Grain: Xinjiang is not a major grain producer, but the situation is stable and the province is nearly self-sufficient. Total grain production in 1997/98 was only 8.3 million tons, less than 2 percent of China's total output. Wheat is the most important grain crop, followed by corn and rice. Most of the grain is grown by farmers for personal consumption, and government-held stocks are very small. Xinjiang reported a good 1998 summer grain crop of 4.6 million tons, despite various weather problems during the growing season, and a good autumn grain crop is anticipated.
Wheat production in 1997/98 reached 4.4 million tons, and a similar output is expected for 1998/99. Area has been gradually declining for several years, but rising yield has led to increased production. Wheat is grown throughout the province, but the highest yields come from the Ili River region in the northwest section of the province. Winter wheat, which is usually double-cropped with cotton or corn, accounts for two thirds of the total crop. Xinjiang is reportedly the only province in China where hard winter wheat is grown. It also produces soft winter wheat and has developed salt-tolerant varieties. Although most wheat is consumed locally and very little sold outside the province, there is talk of possible exports to the former Soviet Union, which could encourage farmers to increase production in the future.
Corn is an insignificant crop in Xinjiang. Although output has increased by 42 percent in the last 5 years, total production is still less than 3.0 million tons. Because of the small size of its poultry and swine industries, production is not expected to increase significantly. Farmers keep most of the output for their own use and sell the surplus to the local Grain Bureaus. A small amount of the crop is sold to surrounding provinces for feed and alcohol production, but high transportation costs make exports unprofitable.
Despite its rugged climate, rice is grown along several rivers in Xinjiang where water is abundant and natural conditions are suitable. Production in 1997/98 exceeded 0.5 million tons, and a similar crop is expected in 1998/99. Although this is one of the smallest rice crops of any Chinese province, yield is higher than the national average and Xinjiang is nearly self-sufficient.
Oilseeds: Cottonseed output reached an estimated 2.0 million tons in 1997/98, making it Xinjiang's most important oilseed crop. Unlike cotton, which is purchased by the provincial Cotton Bureau and exported, cottonseed is purchased from farmers by county-level governments and crushed in small local mills. About 85 to 90 percent of the crop is crushed for oil and consumed within the province. Sunflowerseed is another important oilseed crop in Xinjiang. It is popular with farmers because prices are high and it can be grown in areas unsuitable for other crops. Production rose 600 percent in the early 1980's before stabilizing between 150,000 and 200,000 tons. Sunflowerseed production hit 180,000 tons in 1997/98, and a similar output is expected in 1998/99. Most of the crop is crushed for oil in a few small mills, but a fair amount is consumed as a snack food. Although soybeans grow well in Xinjiang and yield is higher than the national average, output in 1997/98 was only 82,000 tons. Production is unlikely to increase due to a lack of demand for soybean oil (cottonseed oil and sunflowerseed oil are widely available), an underdeveloped feed industry which uses little soymeal, and higher net returns from many alternative crops.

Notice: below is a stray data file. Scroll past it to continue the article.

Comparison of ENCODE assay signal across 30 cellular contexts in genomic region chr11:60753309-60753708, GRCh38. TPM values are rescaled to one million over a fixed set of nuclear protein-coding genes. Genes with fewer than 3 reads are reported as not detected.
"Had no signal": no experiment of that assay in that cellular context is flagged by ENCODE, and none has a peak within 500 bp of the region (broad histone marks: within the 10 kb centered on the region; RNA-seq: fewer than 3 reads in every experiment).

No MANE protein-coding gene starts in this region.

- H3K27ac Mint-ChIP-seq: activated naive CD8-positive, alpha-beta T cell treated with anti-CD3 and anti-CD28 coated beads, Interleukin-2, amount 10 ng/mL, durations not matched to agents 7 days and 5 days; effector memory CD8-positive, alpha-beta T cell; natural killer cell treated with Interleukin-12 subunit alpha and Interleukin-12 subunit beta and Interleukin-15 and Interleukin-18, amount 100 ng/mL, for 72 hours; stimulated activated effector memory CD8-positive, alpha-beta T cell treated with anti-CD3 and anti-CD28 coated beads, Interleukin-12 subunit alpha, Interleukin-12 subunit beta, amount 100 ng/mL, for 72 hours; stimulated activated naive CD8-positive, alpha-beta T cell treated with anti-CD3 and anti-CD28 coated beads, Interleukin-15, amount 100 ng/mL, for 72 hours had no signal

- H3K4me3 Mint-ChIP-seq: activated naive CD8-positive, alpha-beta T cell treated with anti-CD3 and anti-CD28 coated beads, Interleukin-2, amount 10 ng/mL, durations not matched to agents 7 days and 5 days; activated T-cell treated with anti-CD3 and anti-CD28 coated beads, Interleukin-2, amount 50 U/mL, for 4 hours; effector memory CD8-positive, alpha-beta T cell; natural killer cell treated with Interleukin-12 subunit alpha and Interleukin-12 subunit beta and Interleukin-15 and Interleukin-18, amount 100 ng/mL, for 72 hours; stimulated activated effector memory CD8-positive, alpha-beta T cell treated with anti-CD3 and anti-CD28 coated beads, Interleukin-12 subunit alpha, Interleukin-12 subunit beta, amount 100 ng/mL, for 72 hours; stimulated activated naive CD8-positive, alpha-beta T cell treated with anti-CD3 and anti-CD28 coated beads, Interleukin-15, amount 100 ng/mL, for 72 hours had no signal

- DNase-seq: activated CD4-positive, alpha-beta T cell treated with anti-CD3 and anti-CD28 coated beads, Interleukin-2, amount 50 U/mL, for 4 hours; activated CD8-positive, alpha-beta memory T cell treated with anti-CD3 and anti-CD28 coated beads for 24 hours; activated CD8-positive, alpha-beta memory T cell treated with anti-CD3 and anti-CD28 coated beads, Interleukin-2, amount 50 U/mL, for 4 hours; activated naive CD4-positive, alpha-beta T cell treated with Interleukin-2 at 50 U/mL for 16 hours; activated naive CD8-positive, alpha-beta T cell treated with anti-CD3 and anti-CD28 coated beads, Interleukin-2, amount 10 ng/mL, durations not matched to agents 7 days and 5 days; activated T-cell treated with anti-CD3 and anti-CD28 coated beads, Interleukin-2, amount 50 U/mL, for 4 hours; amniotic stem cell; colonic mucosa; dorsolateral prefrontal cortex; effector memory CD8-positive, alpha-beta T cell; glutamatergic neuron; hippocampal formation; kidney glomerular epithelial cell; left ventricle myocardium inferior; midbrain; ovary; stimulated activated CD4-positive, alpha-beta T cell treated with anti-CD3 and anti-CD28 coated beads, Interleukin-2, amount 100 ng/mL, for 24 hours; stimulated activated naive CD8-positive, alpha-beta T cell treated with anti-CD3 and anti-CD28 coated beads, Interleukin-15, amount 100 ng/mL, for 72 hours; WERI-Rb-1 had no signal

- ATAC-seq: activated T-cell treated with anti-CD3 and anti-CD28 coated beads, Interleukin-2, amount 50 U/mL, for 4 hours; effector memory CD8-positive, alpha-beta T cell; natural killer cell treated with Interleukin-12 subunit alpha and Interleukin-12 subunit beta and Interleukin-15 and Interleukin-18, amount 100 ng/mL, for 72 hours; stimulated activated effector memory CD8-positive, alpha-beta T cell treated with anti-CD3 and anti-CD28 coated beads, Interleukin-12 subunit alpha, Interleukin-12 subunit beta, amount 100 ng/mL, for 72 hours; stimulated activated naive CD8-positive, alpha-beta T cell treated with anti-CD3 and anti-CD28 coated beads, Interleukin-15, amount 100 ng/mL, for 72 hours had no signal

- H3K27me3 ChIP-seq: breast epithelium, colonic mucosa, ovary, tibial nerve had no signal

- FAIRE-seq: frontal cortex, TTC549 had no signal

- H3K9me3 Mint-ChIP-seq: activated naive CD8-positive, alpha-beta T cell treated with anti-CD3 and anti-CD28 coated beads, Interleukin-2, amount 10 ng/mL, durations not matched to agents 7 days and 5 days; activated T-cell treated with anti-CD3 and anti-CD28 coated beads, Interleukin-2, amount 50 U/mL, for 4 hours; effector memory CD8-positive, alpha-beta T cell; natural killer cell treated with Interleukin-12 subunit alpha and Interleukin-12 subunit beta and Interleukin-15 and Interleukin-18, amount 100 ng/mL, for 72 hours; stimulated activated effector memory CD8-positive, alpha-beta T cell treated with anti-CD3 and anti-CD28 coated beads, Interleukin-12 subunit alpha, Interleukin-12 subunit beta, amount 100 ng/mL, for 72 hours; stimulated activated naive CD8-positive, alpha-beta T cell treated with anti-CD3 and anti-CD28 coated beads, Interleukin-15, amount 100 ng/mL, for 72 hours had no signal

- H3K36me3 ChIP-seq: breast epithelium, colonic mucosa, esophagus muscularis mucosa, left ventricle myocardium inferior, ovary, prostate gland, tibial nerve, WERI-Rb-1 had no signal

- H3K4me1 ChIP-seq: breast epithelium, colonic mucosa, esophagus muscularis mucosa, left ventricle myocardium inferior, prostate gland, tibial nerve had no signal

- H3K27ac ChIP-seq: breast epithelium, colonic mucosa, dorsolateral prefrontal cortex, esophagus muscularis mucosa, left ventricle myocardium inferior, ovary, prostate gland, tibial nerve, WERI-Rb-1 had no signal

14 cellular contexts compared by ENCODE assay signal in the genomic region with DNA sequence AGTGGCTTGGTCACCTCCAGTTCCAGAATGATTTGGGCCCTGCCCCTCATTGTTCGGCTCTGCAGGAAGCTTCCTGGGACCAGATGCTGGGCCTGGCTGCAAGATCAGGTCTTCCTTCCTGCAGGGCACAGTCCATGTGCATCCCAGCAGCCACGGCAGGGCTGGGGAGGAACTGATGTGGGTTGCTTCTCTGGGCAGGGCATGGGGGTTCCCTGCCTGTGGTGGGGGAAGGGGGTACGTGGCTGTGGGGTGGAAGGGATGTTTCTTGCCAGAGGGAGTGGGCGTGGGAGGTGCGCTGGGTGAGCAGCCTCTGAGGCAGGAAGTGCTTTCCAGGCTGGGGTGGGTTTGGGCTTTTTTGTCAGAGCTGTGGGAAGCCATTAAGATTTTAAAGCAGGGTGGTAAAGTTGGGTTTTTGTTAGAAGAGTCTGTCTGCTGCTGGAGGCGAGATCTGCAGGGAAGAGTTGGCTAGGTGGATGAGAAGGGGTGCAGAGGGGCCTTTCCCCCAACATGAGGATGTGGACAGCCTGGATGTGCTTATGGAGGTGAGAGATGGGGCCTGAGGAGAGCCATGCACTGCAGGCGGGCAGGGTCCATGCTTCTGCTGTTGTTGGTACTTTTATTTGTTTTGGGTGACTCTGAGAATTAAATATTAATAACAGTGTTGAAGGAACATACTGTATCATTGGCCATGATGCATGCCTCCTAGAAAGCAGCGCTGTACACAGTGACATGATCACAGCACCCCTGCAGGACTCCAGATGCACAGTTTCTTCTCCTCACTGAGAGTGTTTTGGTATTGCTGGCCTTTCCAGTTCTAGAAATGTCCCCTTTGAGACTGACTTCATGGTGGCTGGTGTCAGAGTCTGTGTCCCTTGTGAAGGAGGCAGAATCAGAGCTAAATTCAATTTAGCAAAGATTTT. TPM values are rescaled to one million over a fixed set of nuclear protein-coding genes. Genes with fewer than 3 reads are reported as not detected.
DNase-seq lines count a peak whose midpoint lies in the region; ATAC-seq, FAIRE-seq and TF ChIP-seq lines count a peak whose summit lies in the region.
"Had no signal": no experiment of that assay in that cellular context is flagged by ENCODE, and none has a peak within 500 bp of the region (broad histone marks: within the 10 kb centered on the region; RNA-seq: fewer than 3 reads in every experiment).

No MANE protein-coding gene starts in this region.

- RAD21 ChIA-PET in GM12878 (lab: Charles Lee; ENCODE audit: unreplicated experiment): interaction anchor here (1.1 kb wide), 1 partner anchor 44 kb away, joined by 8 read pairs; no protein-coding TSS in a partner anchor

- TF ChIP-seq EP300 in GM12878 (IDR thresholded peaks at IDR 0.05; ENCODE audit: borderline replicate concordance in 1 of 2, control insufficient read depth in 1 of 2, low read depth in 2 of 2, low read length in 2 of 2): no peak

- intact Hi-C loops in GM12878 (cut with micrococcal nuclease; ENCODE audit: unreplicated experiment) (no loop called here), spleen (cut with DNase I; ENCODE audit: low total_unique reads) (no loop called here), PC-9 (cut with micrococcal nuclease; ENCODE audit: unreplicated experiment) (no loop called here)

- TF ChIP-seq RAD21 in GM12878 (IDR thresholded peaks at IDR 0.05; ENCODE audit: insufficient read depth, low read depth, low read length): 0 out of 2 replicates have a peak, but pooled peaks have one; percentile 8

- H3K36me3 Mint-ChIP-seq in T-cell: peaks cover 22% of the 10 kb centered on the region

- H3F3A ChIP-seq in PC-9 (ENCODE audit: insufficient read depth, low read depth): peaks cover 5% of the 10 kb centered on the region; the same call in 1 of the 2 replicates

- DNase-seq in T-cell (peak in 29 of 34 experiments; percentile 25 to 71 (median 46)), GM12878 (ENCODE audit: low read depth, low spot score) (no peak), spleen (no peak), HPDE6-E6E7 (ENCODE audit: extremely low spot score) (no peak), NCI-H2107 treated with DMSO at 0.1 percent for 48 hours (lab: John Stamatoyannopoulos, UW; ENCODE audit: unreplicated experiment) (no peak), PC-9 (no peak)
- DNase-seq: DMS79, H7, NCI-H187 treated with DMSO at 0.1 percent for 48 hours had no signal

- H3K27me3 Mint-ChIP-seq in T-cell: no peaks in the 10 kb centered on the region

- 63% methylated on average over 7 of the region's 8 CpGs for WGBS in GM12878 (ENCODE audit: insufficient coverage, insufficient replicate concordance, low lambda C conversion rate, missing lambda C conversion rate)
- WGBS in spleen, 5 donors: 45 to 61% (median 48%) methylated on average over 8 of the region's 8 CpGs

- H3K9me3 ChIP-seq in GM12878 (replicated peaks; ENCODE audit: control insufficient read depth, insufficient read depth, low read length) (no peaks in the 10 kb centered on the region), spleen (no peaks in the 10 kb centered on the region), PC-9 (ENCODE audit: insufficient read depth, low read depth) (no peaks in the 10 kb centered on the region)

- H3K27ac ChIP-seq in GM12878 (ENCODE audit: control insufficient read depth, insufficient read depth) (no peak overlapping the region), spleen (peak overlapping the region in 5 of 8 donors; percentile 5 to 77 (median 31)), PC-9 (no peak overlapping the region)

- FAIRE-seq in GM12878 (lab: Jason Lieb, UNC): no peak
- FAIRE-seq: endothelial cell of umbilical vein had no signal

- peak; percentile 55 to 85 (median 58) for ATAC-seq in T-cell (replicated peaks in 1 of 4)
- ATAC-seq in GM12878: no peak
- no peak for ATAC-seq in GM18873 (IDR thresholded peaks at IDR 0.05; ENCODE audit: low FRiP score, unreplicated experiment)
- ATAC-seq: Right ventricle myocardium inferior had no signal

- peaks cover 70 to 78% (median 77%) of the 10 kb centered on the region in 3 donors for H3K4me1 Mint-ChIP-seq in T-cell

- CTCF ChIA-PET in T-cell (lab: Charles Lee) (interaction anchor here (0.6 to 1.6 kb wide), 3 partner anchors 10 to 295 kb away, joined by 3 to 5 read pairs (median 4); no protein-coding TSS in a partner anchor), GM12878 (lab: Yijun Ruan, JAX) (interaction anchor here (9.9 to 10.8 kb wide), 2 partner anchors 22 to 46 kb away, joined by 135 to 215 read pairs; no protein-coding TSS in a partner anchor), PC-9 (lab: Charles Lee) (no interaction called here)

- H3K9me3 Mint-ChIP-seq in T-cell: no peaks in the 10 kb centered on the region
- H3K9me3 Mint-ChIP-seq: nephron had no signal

Other Crops: Xinjiang has an excellent climate for horticulture and a long history of fruit and vegetable production. An estimated 25 percent of China table grapes come from Xinjiang, along with large quantities of nectarines, pears, apples, pomegranates, melons, dried fruit, and greenhouse vegetables. Sown area has been increasing rapidly for these highly-profitable cash crops. Exports to other parts of China and overseas are also growing, despite Xinjiang's long distance to markets and the cost of transporting fresh produce. Agriculture officials are eager to expand Xinjiang's food-processing industry and introduce new and improved varieties of fruit and vegetables to meet the demands of the national and international markets. Sugar beet production is expected to be near 4.0 million tons in 1998/99, making Xinjiang the second-largest producer after Heilongjiang Province.
Livestock: There are nearly 40 million head of livestock in Xinjiang, including about 27 million sheep, 5.7 million goats, 4.0 million beef and dairy cattle, 1.4 million hogs, 1.0 million horses, and 180,000 camels. Livestock has seen a 10 percent growth rate for the last 3 years, and the number of livestock is increasing by 1 million head per year. The province is self-sufficient in meat, although per capita consumption of 37 kilograms per year is lower than the national average, due in part to the relative shortage of pork and poultry. The dairy industry is gradually developing and there is an active hide and leather industry in the province, although processing facilities are poor and the quality is not up to national standards. Officials would like to increase exports of meat to the Middle East and south China, but Xinjiang lacks the facilities to freeze meat and ship it long distances.
The number of livestock is directly dependent on the size and quality of Xinjiang's grasslands. Although Xinjiang has an estimated 23 million hectares of productive pasture land, overgrazing has become a serious problem in many areas. Rainfall in Xinjiang is often scarce and erratic, and droughts have had a devastating impact on livestock. The province's lush mountain pastures are critically important to livestock producers, who depend on them for seasonal grazing and winter hay. A small amount of corn and plant residue is also imported for supplemental feeding. Some producers are starting to move livestock into grain-production areas for fattening before slaughter, but the feed industry is still underdeveloped. Provincial officials would welcome foreign investment in Xinjiang's feed and meat-processing industries.